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Music / Violent Femmes

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"Let me go on
Like I blister in the sun
Let me go on
Big hands I know you're the one
Violent Femmes, "Blister in the Sun"

Violent Femmes are an American Folk Punk band from Milwaukee. The band consisted of singer/guitarist Gordon Gano, bassist Brian Ritchie, and drummer, Victor Lorenzo, who was replaced with Guy Hoffman in 1993. The current drummer is Brian Viglione. Along with acts like R.E.M. and Hüsker Dü, the Femmes were one of the first commercially successful alt rock bands. Their debut album, Violent Femmes, released in 1983, containing their most successful song, "Blister in the Sun", among other notable tracks, went platinum.They disbanded in 2009; however, as of 2013, they are active again.

Studio Discography:

  • Violent Femmes (1983)
  • Hallowed Ground (1984)
  • The Blind Leading The Naked (1986)
  • 3 (1989)
  • Why Do Birds Sing? (1991)
  • New Times (1994)
  • Rock!!!! (1995)
  • Freak Magnet (2000)
  • We Can Do Anything (2016)
  • Hotel Last Resort (2019)

Violent Tropes:

  • Cannot Tell a Lie: Mentioned word for word in "Please Do Not Go"
  • Cover Version: The Femmes have covered Culture Club's "Do You Really Want to Hurt Me?" and Marc Bolan's "Children of the Revolution".
    • The neo-soul/funk duo Gnarls Barkley released a cover version of the Femmes song "Gone Daddy Gone" as a single. In response, the Femmes covered Gnarls Barkley's biggest hit "Crazy". They also covered "Eep Opp Ork Ah-Ah," a song from The Jetsons.
  • Drugs Are Bad: The protagonist of "Blister in the Sun" is in the middle of a debilitating heroin addiction.
  • Dysfunctional Family: Depicted in the video for "Gone Daddy Gone". Mom and kids are eating dinner, there's a plate of food for Dad, but he's not there... he's at the club down the street, ogling the go-go dancer. And on that note...
  • Epileptic Flashing Lights: Just try to watch the last minute of the "Gone Daddy Gone" video without getting a seizure... or at least a headache. Some parts of the "I Held Her In My Arms" video are also bad for this.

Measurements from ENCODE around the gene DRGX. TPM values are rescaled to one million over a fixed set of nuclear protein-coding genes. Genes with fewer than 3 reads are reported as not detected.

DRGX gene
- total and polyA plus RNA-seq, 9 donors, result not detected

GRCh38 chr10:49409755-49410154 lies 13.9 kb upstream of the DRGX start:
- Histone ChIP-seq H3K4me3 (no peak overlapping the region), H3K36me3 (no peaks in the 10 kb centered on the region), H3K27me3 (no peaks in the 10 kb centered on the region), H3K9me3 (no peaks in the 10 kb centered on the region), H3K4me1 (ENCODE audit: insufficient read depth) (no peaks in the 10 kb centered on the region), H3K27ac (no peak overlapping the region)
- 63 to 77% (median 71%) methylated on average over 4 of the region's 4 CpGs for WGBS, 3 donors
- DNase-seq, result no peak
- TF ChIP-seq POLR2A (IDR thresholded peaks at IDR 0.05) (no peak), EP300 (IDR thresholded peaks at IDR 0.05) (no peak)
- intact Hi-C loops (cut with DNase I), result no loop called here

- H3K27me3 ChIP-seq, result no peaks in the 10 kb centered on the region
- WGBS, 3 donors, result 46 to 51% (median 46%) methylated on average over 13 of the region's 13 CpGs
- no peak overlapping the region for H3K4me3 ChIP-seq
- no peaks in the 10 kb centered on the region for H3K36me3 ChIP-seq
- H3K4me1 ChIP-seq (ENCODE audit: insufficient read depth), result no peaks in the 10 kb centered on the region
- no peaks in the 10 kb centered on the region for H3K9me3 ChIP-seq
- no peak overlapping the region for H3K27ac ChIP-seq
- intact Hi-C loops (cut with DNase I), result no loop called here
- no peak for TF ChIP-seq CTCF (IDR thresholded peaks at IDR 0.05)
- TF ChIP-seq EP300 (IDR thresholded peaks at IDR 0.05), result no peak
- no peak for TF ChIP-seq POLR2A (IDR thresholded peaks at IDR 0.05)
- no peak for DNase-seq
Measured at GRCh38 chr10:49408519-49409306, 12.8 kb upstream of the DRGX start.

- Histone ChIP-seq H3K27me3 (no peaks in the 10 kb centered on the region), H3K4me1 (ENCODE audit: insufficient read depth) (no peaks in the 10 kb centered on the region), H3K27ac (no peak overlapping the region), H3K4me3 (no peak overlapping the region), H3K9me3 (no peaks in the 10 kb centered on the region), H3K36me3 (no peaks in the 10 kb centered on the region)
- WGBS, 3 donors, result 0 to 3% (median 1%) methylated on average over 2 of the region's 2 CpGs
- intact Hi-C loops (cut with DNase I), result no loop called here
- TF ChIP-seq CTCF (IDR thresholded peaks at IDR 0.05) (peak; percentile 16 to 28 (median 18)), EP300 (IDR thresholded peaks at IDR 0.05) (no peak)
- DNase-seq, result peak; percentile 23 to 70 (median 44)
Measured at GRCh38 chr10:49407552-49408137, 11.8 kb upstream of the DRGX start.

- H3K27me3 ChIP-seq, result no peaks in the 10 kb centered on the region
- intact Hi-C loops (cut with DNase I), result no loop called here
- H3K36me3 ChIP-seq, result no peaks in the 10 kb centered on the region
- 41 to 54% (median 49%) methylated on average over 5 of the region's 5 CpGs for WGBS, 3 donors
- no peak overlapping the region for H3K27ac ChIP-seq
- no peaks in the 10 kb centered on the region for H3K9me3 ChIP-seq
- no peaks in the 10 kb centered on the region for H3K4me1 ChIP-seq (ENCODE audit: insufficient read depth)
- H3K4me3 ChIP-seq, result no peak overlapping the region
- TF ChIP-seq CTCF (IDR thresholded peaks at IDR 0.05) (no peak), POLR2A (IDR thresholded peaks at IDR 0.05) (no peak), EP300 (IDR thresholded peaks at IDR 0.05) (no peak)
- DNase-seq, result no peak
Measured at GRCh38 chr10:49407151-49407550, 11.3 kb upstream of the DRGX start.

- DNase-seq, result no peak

• Everything Is an Instrument: The second half of "Black Girls" is a cacophonous instrumental break that consists of a broken sounding saxophone, followed by a Jew/Jaw Harp, followed by a mixture of what sounds like animal screeches and squeaky dog toys.
  • Genre Shift: They went from an angsty punk style on their debut album, to a generally calmer sound, with some tracks having influences of country and gospel on their sophomore album, Hallowed Ground.
  • Go Mad from the Isolation: Implied in "Country Death Song"
  • Intercourse with You: "Add it Up", "Gimme The Car"
  • Larynx Dissonance: New listeners might easily mistake Gano's voice for that of a low-voiced woman.
  • List Song: The counting part in "Kiss Off"
  • Lyrical Cold Open: "Add It Up"
  • Lyrical Dissonance: "Blister in the Sun" is a cheerful ditty about a guy whose life is being wrecked by heroin.
  • Miniscule Rocking: "Old Mother Reagan" (31 seconds), "Two People" (58 seconds) and "Dahmer Is Dead" (38 seconds).
  • Mood Whiplash:
    • The track, "Good Feeling", from the debut album, is a slow and calming song, which is a contrast to the sound of the rest of the album; This is especially true of the US CD version of the album that ends in two bonus tracks, since instead of being the last song on the album, it gets sandwiched between two much more manic songs ("Gone Daddy Gone" and "Ugly"). To a lesser extent, the reggae inspired "Please Do Not Go" which was from the same album.
    • On Hallowed Ground, the grim, intense "Never Tell" is immediately followed by the cheery spiritual "Jesus Walking on the Water."
  • Offing the Offspring: "Country Death Song"
  • Precision F-Strike: In "Add it Up". "Why can't I get just one fuck?"
  • Race Fetish: "Black Girls"
  • "Sesame Street" Cred: The band did a 30 second long cover of the Spongebob Squarepants theme song for a DVD extra.
  • Sex, Drugs, and Rock & Roll: "Tonight." The cover art for Rock!!!!! also depicts this.
  • Shout-Out: "Gone Daddy Gone" borrows a whole verse of Willie Dixon's "I Just Want to Make Love to You". The marimba part in the same song is meant as a pastiche of "Under My Thumb" by The Rolling Stones.
  • The Something Song: "Country Death Song"
  • Sound-Effect Bleep: In "Gimme The Car":
    Come on Dad, I ain't no runt / Come on girl, gimme your (guitar twang)
  • Studio Chatter: "American Music":
    Gordon Gano: Can I... Can I put in somethin' like 'this is American music, take one'? One, two, three, four...